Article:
The D4 is a different story. For one, I don't like small cards. I like cards that I can feel between my fingers. And that leaves everything smaller than CF out. And why introduce a card ruled by a single manufacturer? Comparing speed and pricing to CF cards, the XQD slot is slightly cheaper. But it's weird. Nikon didn't want to alienate those not willing to switch entirely to a new card format, and so, a single CF slot was kept. In my opinion, this was a mistake.

On the bright side, it leaves room for Nikon to go back to dual CF slots in their next release if the XQD doesn't work out (it doesn't look like it'll hold currently, with Lexar and Sandisk both choosing not to support the format for now…). But I think Nikon chickened out. If they wanted to be newer and better than everyone, they should have done two XQD slots. No, this wouldn't have made me happy, exactly; but they would have stood by their decision. They really shouldn't have changed formats. There's nothing wrong with CF. And it has the greatest backing of any format.

The Future…

Nikon may do away entirely with their 'x' and 's' line of pro DSLRs, or maybe keep only one iteration around. If they do bring them back, they will be small updates at significantly lower cost premiums to simply 'refresh' the current product line. In my opinion, they'd be better off releasing a new pro camera (D5, D6, etc.) every two years. It'll be easier to market and differentiate as time goes on and as, hopefully, they might start introducing more video-focused DSLRs as Canon is currently doing. Maybe those will become the new 's' or 'x' lines.

Of course, this is all speculation. It's both what I think and hope Nikon will do. Yes, eventually, they should have built-in wireless. GPS, though it's more of a gimmick, should also be an option in the future. And we should hope to have 1080p at 60fps in the next line-up. That's not asking too much. What I'd like most is to be able to have a wireless hard drive of some sort in my backpack that the camera can shoot directly to or at least transfer to during standby when the card starts to get full. But that may be a bit farther off…

In all, I'll refer back to the two-year refresh. Camera tech takes the longest time to refresh out of any other tech in the world. Laptops refresh twice yearly, cameras more often, and I can't think of the last time I waited more than a month for an app to be updated. It's all on a scale, and camera tech lags because it's perhaps the most niche. But in the end, I do hope we'll see new lines every two years. It makes sense. We all waited quite some time before the D3 and D700 were replaced. Let's hope for more updates. On my radar: A 'sports line' (like the D4), a 'landscape/fashion line' (like the D800), and a yet-to-be released, created or rumored 'video line' (Canon is and always has been more about this, unfortunately for us Nikon shooters). Here's to hoping...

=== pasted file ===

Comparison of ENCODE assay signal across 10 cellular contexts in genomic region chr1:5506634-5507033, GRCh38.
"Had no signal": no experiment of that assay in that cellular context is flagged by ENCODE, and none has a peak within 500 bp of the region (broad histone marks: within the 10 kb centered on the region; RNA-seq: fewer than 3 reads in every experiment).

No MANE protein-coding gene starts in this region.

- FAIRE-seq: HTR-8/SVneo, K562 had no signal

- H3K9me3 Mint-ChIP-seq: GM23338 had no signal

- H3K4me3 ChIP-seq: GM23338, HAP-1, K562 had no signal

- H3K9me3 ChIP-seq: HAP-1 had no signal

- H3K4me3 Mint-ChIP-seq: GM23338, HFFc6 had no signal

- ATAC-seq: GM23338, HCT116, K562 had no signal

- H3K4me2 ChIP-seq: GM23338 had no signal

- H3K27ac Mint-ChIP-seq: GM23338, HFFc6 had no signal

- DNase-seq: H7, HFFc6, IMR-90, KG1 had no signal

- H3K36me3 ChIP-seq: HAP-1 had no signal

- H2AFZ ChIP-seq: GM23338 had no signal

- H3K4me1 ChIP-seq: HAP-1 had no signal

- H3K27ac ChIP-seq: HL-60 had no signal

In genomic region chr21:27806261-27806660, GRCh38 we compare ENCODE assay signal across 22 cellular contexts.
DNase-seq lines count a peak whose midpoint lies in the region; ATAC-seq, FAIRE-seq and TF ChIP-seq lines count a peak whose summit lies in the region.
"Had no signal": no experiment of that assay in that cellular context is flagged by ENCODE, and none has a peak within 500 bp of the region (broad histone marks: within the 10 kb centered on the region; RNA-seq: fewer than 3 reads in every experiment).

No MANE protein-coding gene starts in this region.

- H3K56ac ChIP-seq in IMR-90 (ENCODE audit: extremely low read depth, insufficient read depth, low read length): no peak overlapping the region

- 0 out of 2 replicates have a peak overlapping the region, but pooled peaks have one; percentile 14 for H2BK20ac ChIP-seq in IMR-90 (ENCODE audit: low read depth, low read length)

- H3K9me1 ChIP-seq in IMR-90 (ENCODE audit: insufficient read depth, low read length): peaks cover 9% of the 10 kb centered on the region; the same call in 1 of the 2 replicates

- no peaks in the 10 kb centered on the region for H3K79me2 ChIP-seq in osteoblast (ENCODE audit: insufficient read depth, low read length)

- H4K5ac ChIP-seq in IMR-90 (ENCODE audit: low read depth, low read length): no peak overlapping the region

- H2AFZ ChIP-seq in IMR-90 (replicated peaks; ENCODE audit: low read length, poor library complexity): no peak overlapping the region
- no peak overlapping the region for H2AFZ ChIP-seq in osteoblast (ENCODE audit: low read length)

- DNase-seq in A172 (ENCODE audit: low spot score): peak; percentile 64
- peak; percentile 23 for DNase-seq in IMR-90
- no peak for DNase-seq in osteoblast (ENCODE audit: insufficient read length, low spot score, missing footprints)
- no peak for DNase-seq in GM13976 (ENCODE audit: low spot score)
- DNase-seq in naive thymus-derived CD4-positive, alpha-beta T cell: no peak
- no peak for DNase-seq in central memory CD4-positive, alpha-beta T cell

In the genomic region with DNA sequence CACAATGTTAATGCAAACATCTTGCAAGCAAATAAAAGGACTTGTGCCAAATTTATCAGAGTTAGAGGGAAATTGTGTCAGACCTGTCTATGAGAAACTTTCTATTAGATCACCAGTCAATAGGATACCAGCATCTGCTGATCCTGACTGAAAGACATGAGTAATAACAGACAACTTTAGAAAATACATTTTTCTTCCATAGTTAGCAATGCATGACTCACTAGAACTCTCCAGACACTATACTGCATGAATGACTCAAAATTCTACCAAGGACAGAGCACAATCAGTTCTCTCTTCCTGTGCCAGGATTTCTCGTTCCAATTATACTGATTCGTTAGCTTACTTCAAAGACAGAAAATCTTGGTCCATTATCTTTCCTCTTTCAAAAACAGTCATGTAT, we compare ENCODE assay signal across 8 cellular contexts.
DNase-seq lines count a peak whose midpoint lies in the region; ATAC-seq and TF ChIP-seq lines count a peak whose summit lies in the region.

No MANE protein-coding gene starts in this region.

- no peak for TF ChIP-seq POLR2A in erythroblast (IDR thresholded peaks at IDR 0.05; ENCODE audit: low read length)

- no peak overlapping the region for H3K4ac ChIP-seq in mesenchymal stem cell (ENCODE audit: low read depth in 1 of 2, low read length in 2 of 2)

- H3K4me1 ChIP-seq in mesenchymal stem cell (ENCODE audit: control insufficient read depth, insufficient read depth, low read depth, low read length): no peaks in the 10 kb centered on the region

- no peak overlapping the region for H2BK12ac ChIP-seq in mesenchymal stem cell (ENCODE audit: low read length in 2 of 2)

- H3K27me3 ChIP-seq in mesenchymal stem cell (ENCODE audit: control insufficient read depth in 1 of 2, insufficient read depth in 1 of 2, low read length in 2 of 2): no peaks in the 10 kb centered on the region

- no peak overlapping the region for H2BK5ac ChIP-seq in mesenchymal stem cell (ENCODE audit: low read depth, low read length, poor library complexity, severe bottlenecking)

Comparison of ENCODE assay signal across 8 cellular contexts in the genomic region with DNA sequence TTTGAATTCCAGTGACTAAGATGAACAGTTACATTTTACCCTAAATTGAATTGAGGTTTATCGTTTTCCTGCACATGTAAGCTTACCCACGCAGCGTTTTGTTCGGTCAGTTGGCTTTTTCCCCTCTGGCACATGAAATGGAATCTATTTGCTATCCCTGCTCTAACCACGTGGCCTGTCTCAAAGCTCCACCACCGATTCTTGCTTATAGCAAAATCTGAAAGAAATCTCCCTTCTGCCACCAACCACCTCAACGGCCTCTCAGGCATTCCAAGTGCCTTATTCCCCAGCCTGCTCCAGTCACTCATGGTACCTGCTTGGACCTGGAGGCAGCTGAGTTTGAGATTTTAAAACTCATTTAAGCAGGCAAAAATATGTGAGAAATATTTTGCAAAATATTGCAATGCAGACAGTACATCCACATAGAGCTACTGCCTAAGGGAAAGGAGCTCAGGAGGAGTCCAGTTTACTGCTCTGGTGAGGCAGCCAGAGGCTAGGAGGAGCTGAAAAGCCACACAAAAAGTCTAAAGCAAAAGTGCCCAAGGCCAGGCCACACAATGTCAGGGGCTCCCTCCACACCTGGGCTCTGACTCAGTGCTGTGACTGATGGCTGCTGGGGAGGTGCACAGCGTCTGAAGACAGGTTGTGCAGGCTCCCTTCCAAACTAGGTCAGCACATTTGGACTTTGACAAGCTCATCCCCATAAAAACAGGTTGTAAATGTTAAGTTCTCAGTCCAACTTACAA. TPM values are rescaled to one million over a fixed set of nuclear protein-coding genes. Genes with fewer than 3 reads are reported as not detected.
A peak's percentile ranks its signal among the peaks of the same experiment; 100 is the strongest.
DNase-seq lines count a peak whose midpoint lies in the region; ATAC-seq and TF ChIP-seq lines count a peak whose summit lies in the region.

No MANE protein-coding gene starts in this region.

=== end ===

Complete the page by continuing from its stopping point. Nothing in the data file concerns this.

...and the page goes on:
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RR's picture

Great Article, I also dislike the XQD format (size wise) and I think Nikon left the CF slot just in case they go back, even that little screw on top of the XQD card gives me the idea that the whole slot receiver is removable.. they should have an option via Nikon Service shops to remove the XQD card and provide a 2 CF slot receiver. 

Something gives me an idea that Nikon is going more in to ¨selling¨ than in to contributing to the art of photography, some times I miss the old conservative CEO Nikon had.

I think the D4 address the video issues, but two things will slow its addoption as viable option.

1. Price
2. Canons video lead time in innovation

I do not think that Canon was surprised by anything that Nikon announced due to insiders and analyst forecasting competitors strategies. I do think Canon postponed the 5DM3 announcement to one up Nikon. People will need a very good reason to use Nikon for D4 Video as the new Canon's will match or exceed the new Nikon's in everything (except continuous auto-focus). But I do think that if the 5DM3 is not at lease 25MP, then Nikon will gain market share vs Canon on the mid-level market.

Ultimately, there all just stinking cameras that someone needs to capture/create images. I am getting a D800 next to be a tweener for a MF w/leaf shutters. I wan to be in MF, and I think Nikon saw that market as a potential playing field for growth. Good move by NIkon. 

I also think that the D7000 and the D300s will both be replaced by the same camera...16-24mp D8000 APS-H or C. The success of the D7000 hurt the D300s sales in a big way and Nikon did not include this in their public statements on there business. I am sure that there was a huge drop in sales on the D300s once the D7000 won critical acclaim.